After opening a convent in the Himalayas, five nuns encounter conflict and tension - both with the natives and also within their own group - as they attempt to adapt to their remote, exotic surroundings.
Returning to England from a bombing run in May 1945, flyer Peter Carter's plane is damaged and his parachute ripped to shreds. He has his crew bail out safely, but figures it is curtains for himself. He gets on the radio, and talks to June, a young American woman working for the USAAF, and they are quite moved by each other's voices. Then he jumps, preferring this to burning up with his plane. He wakes up in the surf. It was his time to die, but there was a mixup in heaven. They couldn't find him in all that fog. By the time his "Conductor" catches up with him 20 hours later, Peter and June have met and fallen in love. This changes everything, and since it happened through no fault of his own, Peter figures that heaven owes him a second chance. Heaven agrees to a trial to decide his fate.Written by
John Oswalt <email@example.com>
After this film was released, there were oppositions against how heaven was interpreted in this film. One of the oppositions against the interpretation of heaven in this film is that there is not a single German, Italian, and Japanese can be seen in the film. So several people consider this film as an allied propaganda. See more »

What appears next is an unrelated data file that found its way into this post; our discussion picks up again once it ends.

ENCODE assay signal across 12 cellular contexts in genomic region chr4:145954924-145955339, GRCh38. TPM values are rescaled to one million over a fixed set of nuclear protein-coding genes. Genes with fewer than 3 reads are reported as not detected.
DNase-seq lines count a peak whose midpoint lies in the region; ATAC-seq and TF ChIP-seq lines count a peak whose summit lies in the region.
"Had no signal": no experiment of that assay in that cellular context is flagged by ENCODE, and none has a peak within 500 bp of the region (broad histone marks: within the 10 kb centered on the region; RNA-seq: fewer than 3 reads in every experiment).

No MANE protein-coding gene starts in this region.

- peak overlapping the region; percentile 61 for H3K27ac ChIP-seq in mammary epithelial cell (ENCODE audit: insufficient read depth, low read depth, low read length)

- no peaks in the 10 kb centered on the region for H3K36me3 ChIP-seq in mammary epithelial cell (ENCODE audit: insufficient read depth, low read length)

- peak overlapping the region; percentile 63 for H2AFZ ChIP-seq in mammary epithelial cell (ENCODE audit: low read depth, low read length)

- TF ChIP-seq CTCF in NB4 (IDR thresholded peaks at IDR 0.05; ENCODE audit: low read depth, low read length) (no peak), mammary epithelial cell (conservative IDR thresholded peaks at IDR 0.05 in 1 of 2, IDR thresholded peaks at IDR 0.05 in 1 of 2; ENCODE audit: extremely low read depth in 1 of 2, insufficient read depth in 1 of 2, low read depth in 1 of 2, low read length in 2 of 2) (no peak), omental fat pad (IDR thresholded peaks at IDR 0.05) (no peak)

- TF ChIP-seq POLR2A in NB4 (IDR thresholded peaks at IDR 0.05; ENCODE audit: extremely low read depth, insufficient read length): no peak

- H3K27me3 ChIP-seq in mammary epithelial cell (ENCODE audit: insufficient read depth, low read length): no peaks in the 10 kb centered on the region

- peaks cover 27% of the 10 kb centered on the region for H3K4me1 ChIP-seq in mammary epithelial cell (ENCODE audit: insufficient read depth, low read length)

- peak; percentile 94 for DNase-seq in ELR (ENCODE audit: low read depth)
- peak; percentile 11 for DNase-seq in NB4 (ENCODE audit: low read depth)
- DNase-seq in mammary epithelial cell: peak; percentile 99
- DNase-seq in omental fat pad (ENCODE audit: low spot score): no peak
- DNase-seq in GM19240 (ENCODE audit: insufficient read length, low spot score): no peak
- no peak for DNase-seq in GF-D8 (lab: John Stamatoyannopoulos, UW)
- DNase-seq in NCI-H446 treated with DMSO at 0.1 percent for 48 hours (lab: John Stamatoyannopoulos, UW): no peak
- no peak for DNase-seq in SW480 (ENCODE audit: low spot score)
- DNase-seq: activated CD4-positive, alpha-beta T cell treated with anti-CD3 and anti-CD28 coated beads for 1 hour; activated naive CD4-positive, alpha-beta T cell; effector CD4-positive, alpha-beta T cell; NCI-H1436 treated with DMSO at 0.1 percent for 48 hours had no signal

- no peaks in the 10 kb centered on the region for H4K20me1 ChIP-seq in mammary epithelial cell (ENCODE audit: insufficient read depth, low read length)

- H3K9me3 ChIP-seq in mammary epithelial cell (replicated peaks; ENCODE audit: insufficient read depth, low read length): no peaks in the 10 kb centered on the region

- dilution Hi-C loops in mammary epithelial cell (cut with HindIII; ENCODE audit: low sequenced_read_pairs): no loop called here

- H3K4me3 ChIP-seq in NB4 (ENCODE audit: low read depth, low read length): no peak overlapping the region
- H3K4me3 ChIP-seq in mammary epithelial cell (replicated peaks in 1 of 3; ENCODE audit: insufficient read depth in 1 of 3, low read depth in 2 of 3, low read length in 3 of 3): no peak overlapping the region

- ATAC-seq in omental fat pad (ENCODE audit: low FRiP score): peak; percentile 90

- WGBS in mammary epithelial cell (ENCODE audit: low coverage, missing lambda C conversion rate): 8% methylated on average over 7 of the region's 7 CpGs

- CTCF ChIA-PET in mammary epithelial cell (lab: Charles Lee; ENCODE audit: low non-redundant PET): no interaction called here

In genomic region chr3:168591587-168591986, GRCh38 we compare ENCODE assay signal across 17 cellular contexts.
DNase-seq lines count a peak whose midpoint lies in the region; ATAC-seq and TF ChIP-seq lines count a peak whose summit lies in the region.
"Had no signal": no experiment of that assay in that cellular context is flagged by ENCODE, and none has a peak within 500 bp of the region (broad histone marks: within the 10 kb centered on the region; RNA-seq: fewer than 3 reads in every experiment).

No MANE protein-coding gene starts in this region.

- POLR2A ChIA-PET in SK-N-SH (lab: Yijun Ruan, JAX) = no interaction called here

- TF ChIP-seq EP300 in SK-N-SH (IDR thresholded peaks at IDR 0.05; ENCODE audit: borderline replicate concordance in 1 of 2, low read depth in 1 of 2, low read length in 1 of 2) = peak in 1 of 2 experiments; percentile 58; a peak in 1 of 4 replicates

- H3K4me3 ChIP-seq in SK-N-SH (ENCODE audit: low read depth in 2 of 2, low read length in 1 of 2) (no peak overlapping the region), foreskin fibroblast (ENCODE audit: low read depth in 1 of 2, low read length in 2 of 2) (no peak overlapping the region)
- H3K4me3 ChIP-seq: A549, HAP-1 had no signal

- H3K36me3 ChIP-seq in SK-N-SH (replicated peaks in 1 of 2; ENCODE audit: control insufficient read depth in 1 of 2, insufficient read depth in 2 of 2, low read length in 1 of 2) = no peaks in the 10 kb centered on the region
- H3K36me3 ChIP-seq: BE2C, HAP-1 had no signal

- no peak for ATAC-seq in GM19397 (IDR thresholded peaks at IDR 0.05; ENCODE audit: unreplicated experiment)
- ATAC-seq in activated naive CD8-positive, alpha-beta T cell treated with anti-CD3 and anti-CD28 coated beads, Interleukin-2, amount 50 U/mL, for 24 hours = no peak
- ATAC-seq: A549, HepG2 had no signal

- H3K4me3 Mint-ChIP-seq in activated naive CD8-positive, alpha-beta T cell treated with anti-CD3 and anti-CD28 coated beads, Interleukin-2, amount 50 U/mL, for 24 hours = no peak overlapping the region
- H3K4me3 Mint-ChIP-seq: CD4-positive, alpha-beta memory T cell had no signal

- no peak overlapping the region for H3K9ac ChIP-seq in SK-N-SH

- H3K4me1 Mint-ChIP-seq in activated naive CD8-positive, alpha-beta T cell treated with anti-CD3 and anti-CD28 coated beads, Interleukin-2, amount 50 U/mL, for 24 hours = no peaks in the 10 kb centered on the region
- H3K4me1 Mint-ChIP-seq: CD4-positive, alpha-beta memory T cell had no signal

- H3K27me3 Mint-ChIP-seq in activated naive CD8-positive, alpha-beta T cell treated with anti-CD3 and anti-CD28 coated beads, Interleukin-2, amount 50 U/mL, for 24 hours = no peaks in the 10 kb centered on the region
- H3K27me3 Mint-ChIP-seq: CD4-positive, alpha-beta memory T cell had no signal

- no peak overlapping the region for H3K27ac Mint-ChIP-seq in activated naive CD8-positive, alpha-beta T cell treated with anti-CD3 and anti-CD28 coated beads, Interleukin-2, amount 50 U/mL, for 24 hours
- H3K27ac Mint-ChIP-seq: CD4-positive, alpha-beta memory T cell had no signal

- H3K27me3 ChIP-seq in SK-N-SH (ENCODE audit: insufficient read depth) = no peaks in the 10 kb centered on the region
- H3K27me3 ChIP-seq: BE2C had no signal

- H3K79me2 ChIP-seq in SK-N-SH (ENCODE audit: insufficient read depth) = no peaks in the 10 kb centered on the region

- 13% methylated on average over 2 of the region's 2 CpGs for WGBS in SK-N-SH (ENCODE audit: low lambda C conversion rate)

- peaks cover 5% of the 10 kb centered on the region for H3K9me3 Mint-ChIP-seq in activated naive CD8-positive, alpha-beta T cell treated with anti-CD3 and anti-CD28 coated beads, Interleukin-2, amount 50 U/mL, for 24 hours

The prologue narrator refers to stars and regions of gas between them, then says that "the starlight makes the gas transparent, and where there are no stars, it appears as dark obscuring clouds." Transparency is actually caused not by starlight but by the absence of dust; starlight will either have no effect on the appearance of gas, or will cause it to be illuminated or perhaps to fluoresce. Dark obscuring clouds are those that contain dust and are not illuminated. See more »
Foreword (Scrolled up the screen at the start of the film): This is a story of two Worlds the one we know and another which exists only in the mind of a young airman whose life & imagination have been violently shaped by war [Pauses, then scrolls up to reveal] Any resemblance to any other world known or unknown is purely coincidental. See more »
To me A Matter of Life and Death is just that- simply the best film ever made.
From beginning to end it oozes class. It is stimulating, thought provoking, a mirror to the post war world and the relations between peoples.
The cinematography is simply stunning and the effect of mixing monochrome and Technicolour to accent the different worlds works seamlessly. The characters and plot development are near perfect and the attention to detail promotes a thoroughly believable fantasy.
No matter how many times I watch the film - and I have watched it a lot - it never fails to touch me. It makes me smile, it makes me laugh, it makes me think, it makes me cry. It is as fresh today as it was in 1946.
If I were allowed just one film to keep and watch again A Matter of Life and Death would be that film.
135 of 166 people found this review helpful.
Was this review helpful to you?
| Report this